Stress disorders in children and adolescents. All about stress in children. Discover the guide of stress for children and adolescents. Success to reduce stress in children and college. Stress in children.
What is Stress in Children?
While some stress
is normal and even healthy, children today seem to encounter many stressful life events at earlier ages. Stress shows itself in children by complaints about stomachaches, being nervous, trouble sleeping, anger flares, and infections.
Stress is a life event or situation that causes imbalance in an individual’s life. An unhealthy response to stress occurs when the demands of the stressor exceed an individual’s coping ability. Often stress results from something that is beyond our control. Control has a great deal to do with levels of stress.
Helping Children Cope With Stress
Some stress is normal in children and adolescents
Some stress is normal. Daily and life challenges can be expected. For example, most children will attend school and will have to go through many transitions. Most adolescents will have to grapple with their sense of identity to determine where they “fit”. Being afraid of the dark and feeling peer pressure are predictable stressors. Other stressors are not as predictable. Disruptions to what is considered normal for the child cause problems with stress. Small amounts of stress, as experienced before a test or when meeting new people, are necessary to present challenges for greater learning. Simple stress experienced when learning a new skill or playing an exciting game raise a person’s level of excitement or pressure above the normal level.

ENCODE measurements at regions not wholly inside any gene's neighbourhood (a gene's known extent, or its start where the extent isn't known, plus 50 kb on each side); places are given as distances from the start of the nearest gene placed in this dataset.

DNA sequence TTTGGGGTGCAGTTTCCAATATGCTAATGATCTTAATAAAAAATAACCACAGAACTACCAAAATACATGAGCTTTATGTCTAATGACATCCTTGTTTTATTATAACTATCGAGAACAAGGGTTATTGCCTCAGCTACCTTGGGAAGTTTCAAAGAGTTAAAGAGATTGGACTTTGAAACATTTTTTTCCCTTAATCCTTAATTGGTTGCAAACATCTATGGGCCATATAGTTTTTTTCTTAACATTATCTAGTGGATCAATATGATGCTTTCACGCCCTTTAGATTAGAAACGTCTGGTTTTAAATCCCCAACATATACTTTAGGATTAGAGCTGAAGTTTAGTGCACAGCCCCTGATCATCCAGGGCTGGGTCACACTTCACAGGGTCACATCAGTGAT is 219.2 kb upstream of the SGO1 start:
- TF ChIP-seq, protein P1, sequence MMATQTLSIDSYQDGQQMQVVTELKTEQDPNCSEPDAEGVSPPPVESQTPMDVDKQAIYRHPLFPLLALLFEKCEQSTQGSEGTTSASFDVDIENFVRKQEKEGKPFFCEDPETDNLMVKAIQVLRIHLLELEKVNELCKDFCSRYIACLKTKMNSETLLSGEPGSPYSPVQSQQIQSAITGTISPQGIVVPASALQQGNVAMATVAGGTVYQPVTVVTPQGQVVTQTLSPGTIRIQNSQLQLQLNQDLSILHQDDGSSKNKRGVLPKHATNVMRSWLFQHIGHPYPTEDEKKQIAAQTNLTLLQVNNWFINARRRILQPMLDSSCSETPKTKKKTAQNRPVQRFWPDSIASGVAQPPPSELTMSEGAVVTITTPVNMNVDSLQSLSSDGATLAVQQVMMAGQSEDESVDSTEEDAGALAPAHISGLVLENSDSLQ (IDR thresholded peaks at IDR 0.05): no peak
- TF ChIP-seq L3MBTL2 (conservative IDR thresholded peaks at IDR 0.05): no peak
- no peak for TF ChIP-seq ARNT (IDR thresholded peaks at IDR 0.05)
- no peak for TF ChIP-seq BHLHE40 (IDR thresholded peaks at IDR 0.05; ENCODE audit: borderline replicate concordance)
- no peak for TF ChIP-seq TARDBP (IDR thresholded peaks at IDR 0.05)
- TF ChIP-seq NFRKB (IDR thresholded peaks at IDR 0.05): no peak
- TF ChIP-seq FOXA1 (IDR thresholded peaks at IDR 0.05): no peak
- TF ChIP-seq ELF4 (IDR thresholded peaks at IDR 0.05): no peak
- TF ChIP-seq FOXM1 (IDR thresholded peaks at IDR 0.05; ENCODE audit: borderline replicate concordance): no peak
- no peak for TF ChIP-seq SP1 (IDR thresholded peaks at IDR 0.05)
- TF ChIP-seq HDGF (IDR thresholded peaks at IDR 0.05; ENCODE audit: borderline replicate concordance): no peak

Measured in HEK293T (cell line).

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When is Stress Distress?
Problems begin when ordinary stress becomes too much stress or distress
There are a variety of reasons for children to feel stress. Death, divorce, remarriage, moving, long illness, abuse, family or community violence, natural disaster, fear of failure, and cultural conflict may each heighten stress. Under stress, the heart rate and breathing are at a higher speed and muscles are tense. Multiple stressors worsen the stress level and the length of the stress. Our bodies need relief from stress to reestablish balance.
Children’s Reactions to Stress
Reactions to stress vary with the child’s stage of development, ability to cope, the length of time the stressor continues, intensity of the stressor, and the degree of support from family, friends, and community. The two most frequent indicators that children are stressed are change in behaviors and regression of behaviors. Children under stress change their behavior and react by doing things that are not in keeping with their usual style. Behaviors seen in earlier phases of development, such as thumb sucking and regression in toileting, may reap-pear.
Typical Symptoms of Stress for Children
Typically, preschoolers lack self-control, have no sense of time, act independently, are curious, may wet the bed, have changes in eating habits, have difficulty with sleep or speech, and cannot tell adults how they are feeling.